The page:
My daughter is seven days away from delivering my new grandchild, and due to distance, I am unable to be there.  I have lamented over this fact trying to find a solution, but alas, there is not one on the horizon.  I have worried about her health as I have watched her over her last trimester.  She has endured the fatigue and pain that accompanies the final stage of pregnancy without anyone to help her.  She lives in Hawaii, a recent transplant due to her husband’s occupation, and therefore, finds herself without friends or family to love or assist her.   Yesterday after she got home from church, she told me something that was absolutely horrifying.  While she was in her women’s class, her women’s group leader announced that she had suffered her twelfth miscarriage this past week.  Wow, how could you not feel badly for this woman’s emotional pain and suffering?  My daughter immediately asked me what she could do for this woman.  In order to help someone who has suffered a miscarriage, one must first understand the confusion and grief that accompanies such a profound loss. Eight Important things to know about Miscarriage and Grief

MISCARRIAGE IS NOT ACKNOWLEDGED AS LOSS

Miscarriage is classified as a non-loss within society.  Unfortunately, when a mother miscarries a pregnancy, many people may not have known that she was pregnant.  Sometimes the pregnancy announcement is delayed for one reason or another.  Parents who have previously suffered miscarriage are less likely to share the news of pregnancy early on due to an apprehension of potential recurrence. Human beings are experience driven.  If one does not have personal experience with a certain thing, one is generally unmoved by it.  The missed opportunity of holding, touching, kissing, or cooing a newborn baby leaves us without a tangible experience from which to draw.  The parent couple, grandparent couples, and perhaps siblings are potentially the only human beings on the face of the earth who will mourn the loss of a premature infant.  This small circle of awareness does not offer a support network of understanding or assistance for those suffering the very real experience of grief following the death of a wee loved one. MISCARRIAGE IS THE DEATH OF A CHILD

Ask anyone, “What is the worst sort of death known to mankind?”  The answer will always be, “The death of a child.”Although others may not have experienced the life of an expectant couple’s baby, the expectant couple has.  These parents have planned, prepared, sacrificed, and experienced the life of their child.  The death of their baby brings with it the death of their plans and hopes for their future.  It brings the same chaos and fears survivors experience at the death of any other loved one.  Expectant parents may experience a loss of identity, unity, and purpose.  These losses may spill over into other aspects of their lives.  Unfortunately, for parents grieving a miscarriage, there is little understanding, or patience found for them within society.  They are expected to bounce back as though nothing has happened by people who have not experienced the devastating death of a child. Continue Reading →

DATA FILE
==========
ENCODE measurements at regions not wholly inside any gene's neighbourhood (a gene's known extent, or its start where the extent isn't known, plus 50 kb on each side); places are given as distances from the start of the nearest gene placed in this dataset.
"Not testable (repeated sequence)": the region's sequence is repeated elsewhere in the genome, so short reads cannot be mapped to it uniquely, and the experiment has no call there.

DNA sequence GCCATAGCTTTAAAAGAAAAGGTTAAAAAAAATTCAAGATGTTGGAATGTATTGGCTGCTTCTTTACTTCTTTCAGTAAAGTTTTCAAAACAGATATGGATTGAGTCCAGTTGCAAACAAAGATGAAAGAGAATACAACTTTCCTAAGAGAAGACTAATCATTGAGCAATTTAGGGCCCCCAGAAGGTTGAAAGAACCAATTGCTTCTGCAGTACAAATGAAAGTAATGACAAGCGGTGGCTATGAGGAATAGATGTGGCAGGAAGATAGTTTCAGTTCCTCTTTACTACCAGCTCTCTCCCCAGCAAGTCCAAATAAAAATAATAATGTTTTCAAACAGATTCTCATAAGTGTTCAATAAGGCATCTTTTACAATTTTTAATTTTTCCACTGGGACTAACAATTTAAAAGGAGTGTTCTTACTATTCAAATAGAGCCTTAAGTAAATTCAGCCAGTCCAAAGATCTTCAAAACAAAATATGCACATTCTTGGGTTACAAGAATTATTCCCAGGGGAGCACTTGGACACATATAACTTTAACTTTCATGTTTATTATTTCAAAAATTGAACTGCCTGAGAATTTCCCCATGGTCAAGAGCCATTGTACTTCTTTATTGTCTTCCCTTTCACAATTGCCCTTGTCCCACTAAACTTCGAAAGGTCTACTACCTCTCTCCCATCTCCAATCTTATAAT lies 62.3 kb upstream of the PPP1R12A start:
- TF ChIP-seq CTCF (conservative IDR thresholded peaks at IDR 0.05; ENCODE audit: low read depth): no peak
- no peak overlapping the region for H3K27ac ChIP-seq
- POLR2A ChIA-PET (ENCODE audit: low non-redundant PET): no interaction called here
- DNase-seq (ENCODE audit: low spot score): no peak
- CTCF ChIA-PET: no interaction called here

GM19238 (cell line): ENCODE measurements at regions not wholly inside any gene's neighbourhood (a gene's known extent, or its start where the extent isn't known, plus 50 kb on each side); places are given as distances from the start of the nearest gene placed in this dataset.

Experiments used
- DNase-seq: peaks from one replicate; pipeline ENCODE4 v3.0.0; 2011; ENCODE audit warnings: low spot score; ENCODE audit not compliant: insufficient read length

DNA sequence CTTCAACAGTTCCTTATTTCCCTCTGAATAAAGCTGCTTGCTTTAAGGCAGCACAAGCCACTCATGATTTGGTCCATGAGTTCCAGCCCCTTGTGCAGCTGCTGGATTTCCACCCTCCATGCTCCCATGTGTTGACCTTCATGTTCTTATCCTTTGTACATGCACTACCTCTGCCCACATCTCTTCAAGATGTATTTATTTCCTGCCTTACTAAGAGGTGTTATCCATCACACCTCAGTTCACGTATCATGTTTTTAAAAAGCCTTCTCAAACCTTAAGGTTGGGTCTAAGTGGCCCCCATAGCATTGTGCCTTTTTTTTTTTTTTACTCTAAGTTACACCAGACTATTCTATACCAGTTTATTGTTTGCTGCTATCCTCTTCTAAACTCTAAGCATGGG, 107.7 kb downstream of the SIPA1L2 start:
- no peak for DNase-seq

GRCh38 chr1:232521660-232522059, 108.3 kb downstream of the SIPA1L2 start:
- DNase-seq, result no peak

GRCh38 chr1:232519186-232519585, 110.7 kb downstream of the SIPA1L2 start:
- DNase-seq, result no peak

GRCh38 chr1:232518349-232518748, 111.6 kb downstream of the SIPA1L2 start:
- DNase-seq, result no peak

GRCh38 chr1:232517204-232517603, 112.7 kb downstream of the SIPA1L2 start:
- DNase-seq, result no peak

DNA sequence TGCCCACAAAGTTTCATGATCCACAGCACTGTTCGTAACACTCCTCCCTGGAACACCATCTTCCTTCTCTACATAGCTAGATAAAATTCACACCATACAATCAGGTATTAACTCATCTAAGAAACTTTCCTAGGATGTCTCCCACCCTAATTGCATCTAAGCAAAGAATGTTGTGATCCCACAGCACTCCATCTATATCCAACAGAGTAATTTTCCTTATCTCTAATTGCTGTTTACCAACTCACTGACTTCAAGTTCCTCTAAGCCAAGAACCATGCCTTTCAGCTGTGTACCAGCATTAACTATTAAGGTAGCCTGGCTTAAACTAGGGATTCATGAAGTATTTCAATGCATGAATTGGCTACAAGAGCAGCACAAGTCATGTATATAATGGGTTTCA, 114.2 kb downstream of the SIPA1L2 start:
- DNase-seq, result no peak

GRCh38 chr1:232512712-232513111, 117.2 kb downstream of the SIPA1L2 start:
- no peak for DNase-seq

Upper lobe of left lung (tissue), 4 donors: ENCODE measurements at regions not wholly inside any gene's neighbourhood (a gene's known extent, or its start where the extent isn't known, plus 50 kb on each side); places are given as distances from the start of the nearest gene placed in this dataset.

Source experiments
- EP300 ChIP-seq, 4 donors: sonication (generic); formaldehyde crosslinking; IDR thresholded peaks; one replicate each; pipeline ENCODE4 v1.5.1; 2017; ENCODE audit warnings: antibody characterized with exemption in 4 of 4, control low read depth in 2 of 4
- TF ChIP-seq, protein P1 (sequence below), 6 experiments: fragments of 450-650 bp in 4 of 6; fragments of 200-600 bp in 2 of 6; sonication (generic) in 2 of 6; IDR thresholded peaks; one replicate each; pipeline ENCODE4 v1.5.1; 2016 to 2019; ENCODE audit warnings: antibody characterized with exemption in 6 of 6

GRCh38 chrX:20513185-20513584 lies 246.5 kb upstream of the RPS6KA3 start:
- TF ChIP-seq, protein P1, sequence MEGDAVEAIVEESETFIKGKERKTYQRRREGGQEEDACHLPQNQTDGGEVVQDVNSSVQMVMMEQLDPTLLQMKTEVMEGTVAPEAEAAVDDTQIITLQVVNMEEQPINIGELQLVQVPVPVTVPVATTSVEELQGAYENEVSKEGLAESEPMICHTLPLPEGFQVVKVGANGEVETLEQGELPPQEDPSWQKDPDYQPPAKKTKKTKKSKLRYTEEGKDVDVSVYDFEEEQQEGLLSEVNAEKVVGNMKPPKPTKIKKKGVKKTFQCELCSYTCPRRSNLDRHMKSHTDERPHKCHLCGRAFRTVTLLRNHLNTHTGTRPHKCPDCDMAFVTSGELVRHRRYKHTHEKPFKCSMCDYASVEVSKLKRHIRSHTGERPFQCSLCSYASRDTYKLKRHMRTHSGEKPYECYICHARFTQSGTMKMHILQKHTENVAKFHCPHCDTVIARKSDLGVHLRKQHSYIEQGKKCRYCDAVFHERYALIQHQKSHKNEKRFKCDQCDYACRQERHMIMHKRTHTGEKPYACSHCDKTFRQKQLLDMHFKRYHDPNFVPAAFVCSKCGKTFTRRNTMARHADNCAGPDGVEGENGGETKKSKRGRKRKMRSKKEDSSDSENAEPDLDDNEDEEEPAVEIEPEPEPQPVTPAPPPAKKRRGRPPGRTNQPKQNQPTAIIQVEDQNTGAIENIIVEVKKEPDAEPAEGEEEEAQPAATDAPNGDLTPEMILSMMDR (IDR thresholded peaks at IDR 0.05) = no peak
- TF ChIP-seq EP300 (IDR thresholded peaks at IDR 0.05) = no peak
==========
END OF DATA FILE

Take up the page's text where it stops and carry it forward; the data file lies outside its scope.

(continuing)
Filed under: , , , , , ,

Rich Blessings

I am often asked about funding unfunded funerals.  I am sure it is because I am in the funeral business that I see death as a common occurrence; however, it is interesting to me that there are those who do not understand that one day we shall all die.  I guess some people feel as though they shall live forever.  Inevitably, the truth of the matter is, that should you fail to prepare for your death, not only will grief slap someone you love square in the face, so too will a hefty financial burden. This morning I experienced this very scenario.  I was called by the hospice center to attend a family that had lost a loved one who had failed to prepare for his death financially.  This burden now falls upon those who mourn his loss.  His young adult daughter may need to delay her dreams of college to procure the necessary funds to pay for his burial.  His mother may need to economize her retirement to assist her granddaughter with the expenses.  There may also be others within the family, who might be able to help obtain the necessary funding to cover these costs, but times are tough, and this family is not wealthy. There are several ways to fundraise for funeral expenses.  The primary obstacle is time.  The funeral home must be paid in advance of services being rendered, and a dead human body does not wait indefinitely for burial.  Additionally, each day above ground adds to the expense of interment.  With these issues pressing upon the family, fundraising becomes increasingly stressful. In past articles, I have reported on successful fundraising techniques that several of my client families have utilized. (Funding an Unfunded Funeral, Mourning Coffee for the Mourning Soul, II, Tracy Renee Lee) Today, however, I am broaching a new method of payment.  This type of payment is not often available in the funeral profession; however, the family I am serving today has an extended family member who has a unique skill.  This particular skill happens to be one that I stand in need of at this moment in time; it happens to be of great value to me.  This family is in the unique position of being able to offer a skill rather than funds for payment of their funeral services.  Their extended family member and his crew of workers must, however, agree to accommodate their need. Continue Reading →